Active funds still hold two thirds of most E&P companies

The rise of passive investment is rippling through the investment world, causing shifts in the shareholder makeup for many companies.

Investors looking to benefit from investing in an entire sector instead of a specific company, to lower fees, or to minimize their exposure to the success or failure of just one stock, are moving their capital into index funds which hold a number of companies that meet the underlying index’s requirements for inclusion.

Along with the rise of the popularity of exchange traded funds (ETFs), many of today’s headlines seem to imply that passive investing has come to totally dominate the overall investment space, crowding out institutional and private investors.

To investigate this phenomenon, EnerCom Analytics examined the holders of 25 different U.S. E&P companies over the past five years. The group consisted of eight large cap E&Ps (above $5 billion market cap), eight mid cap E&Ps ($1 billion to $5 billion), seven small cap E&Ps ($200 million – $1 billion market cap) and two micro caps (under $200 million).

Number of shares held in actively managed funds is being handed off to passive index funds

Across EnerCom’s group of 25 E&Ps, there was a universal drop in the number of shares held by active investors with a corresponding rise in those held by passive investors over the last five years. On average, oil and gas companies saw a 7% decrease in the number of shares held by active investors and a 5% increase by passive holders with the difference made up by insiders.

The trend toward passive investors has been an ongoing phenomenon, but the shift away from active management in the energy space picked up steam for all companies in the first quarter of 2016.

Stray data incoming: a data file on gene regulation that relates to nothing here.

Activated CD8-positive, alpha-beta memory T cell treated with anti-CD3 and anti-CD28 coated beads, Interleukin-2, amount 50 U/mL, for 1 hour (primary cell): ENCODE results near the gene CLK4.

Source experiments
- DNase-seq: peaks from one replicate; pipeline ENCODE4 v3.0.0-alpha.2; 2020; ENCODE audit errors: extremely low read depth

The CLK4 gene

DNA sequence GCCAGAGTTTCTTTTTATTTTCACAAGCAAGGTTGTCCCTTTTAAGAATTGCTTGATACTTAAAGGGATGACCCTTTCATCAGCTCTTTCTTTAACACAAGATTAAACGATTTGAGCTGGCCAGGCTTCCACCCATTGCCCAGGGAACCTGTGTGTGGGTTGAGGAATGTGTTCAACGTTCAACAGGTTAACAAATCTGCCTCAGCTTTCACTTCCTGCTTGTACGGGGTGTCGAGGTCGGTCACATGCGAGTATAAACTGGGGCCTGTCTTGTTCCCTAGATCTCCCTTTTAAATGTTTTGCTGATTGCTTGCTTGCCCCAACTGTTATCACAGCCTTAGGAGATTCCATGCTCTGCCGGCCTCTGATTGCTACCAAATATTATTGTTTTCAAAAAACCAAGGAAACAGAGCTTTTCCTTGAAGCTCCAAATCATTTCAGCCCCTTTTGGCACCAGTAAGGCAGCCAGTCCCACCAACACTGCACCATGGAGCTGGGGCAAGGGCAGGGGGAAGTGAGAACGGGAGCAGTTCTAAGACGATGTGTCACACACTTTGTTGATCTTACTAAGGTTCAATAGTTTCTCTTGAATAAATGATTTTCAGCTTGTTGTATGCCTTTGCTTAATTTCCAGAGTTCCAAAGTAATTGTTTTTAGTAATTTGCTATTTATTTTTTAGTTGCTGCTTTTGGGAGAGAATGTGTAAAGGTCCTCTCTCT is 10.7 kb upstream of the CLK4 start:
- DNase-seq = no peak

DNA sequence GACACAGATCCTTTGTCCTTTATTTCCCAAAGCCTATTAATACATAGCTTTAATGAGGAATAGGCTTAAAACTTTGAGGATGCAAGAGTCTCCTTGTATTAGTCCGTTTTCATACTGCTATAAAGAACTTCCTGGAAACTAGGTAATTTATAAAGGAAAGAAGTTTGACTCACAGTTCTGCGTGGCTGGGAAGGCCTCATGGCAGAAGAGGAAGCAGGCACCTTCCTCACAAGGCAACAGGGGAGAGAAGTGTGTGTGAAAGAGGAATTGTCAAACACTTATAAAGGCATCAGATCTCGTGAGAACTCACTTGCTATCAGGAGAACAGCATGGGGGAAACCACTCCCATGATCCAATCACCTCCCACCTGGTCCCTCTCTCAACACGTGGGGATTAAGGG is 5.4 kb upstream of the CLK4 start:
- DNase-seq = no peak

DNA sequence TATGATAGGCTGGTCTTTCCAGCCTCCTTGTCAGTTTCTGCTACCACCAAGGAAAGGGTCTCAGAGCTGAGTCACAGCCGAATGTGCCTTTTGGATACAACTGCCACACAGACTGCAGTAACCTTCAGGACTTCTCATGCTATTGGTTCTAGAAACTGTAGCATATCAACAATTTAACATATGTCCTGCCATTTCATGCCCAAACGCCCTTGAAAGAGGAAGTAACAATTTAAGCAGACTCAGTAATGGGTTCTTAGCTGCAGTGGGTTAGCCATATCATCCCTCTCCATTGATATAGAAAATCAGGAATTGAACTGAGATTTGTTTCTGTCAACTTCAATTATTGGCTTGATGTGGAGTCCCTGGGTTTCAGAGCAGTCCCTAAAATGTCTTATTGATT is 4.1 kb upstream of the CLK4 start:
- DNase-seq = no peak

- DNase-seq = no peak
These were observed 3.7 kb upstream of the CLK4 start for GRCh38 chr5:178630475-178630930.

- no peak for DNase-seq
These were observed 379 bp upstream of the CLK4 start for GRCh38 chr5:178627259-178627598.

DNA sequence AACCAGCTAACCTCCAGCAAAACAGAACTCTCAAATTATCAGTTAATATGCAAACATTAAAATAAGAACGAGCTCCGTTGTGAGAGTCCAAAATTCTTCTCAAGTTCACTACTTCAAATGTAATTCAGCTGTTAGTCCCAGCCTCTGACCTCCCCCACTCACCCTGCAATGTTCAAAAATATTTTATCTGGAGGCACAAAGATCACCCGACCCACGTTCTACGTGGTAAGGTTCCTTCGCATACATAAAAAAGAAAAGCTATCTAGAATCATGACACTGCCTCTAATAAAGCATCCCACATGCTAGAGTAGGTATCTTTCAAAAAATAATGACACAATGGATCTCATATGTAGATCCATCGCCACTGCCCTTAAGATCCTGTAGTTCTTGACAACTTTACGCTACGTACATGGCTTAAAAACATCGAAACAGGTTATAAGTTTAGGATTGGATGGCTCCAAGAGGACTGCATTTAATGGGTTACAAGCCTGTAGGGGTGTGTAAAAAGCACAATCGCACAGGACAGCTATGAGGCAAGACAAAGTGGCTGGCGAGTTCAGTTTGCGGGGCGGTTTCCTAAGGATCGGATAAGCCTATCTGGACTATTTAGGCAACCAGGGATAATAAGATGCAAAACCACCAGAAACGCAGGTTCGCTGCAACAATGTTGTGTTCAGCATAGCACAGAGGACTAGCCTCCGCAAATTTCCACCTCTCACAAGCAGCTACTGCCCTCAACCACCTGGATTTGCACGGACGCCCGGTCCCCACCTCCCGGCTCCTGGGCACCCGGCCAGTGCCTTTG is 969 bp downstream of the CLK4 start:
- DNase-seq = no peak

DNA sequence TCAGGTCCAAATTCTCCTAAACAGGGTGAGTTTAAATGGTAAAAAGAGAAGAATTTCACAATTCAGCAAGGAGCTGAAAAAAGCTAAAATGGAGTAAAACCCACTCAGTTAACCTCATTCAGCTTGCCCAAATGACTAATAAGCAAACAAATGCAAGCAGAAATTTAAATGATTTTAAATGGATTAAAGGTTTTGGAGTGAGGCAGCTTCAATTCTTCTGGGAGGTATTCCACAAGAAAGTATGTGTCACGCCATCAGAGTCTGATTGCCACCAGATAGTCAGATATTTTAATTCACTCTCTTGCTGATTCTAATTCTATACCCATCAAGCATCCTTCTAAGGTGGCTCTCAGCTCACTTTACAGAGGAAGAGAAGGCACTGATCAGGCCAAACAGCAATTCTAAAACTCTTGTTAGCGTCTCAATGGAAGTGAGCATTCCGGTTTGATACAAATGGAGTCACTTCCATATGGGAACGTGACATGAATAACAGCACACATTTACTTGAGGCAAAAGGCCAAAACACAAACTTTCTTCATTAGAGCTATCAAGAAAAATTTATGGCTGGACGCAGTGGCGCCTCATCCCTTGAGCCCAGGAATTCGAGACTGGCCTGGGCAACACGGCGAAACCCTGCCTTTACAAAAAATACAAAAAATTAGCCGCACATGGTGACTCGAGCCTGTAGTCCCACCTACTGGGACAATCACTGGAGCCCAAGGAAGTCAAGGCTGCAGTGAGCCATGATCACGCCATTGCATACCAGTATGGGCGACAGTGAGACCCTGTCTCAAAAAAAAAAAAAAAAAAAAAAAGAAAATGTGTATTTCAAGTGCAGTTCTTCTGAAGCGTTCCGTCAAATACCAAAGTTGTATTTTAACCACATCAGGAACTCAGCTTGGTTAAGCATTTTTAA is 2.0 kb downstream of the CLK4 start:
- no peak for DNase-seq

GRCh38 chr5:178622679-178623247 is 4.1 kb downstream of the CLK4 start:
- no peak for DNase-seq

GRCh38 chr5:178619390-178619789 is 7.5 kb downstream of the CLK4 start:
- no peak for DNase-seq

Passive Investment Rising in E&Ps, But Active Holders Still Dominate

Source: EnerCom Analytics

However, the majority of shares in oil and gas companies are still held by active managers, with active firms holding more than 65% of almost every E&P analyzed.

While the percent of shares outstanding held by active investors is still more than double that held by passive investors, we expect this trend to continue for the foreseeable future. Companies are seeking the sticky money being placed in passive funds, and investors are not showing any indication of moving back toward active management in a meaningful way.

Most passive holders are not sector-specific investors

Some of the largest passive holders of E&Ps are not sector-specific funds, as might be expected, but rather they are more general index funds.

The single largest passive holder of the 25 companies examined by EnerCom Analytics was the Vanguard Total Stock Market Index Fund, which held more than twice the number of shares as the largest sector-specific fund, the SPDR S&P Oil & Gas E&P ETF.

In fact, sector-specific funds only account for two of the ten largest passive holders of E&Ps, the rest are large funds that invest in slices of the overall market.

One new energy ETF with a familiar name behind it is T. Boone Pickens’ ‘The Pickens Oil Response ETF’ [ticker: BOON], which seeks to track the performance of the NYSE Pickens Oil Response Index (NYPORPR). According to the fact sheet, BOON includes the suppliers of energy “as well as companies we believe will benefit from its consumption and increasing demand/throughput. We believe this approach is more balanced and better reflects the realities of the new global energy markets in a post-shale era.”

Companies themselves don’t appear to be worried about what looks like a transition to more passive investing—as long as they are included. This growing group of passive fund investors is seen as a very attractive group to target, with BlackRock CEO Laurence Fink calling index investors: “the ultimate long-term investor.”

Legal Notice